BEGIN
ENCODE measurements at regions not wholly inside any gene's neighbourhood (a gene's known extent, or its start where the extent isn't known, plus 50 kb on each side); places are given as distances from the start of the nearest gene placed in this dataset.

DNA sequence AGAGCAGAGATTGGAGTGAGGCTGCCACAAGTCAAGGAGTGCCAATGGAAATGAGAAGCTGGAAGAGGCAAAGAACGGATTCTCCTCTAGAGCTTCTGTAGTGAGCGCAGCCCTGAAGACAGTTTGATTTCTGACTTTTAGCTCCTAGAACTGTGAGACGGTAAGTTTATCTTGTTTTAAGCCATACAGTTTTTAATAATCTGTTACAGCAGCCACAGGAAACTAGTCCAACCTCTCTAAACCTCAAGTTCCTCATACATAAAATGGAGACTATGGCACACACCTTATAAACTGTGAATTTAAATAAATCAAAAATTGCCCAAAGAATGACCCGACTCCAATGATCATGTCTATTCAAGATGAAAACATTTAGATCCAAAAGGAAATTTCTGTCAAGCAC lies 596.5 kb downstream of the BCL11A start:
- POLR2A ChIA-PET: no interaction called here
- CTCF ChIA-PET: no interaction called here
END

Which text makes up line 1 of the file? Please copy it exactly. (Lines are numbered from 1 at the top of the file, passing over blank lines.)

ENCODE measurements at regions not wholly inside any gene's neighbourhood (a gene's known extent, or its start where the extent isn't known, plus 50 kb on each side); places are given as distances from the start of the nearest gene placed in this dataset.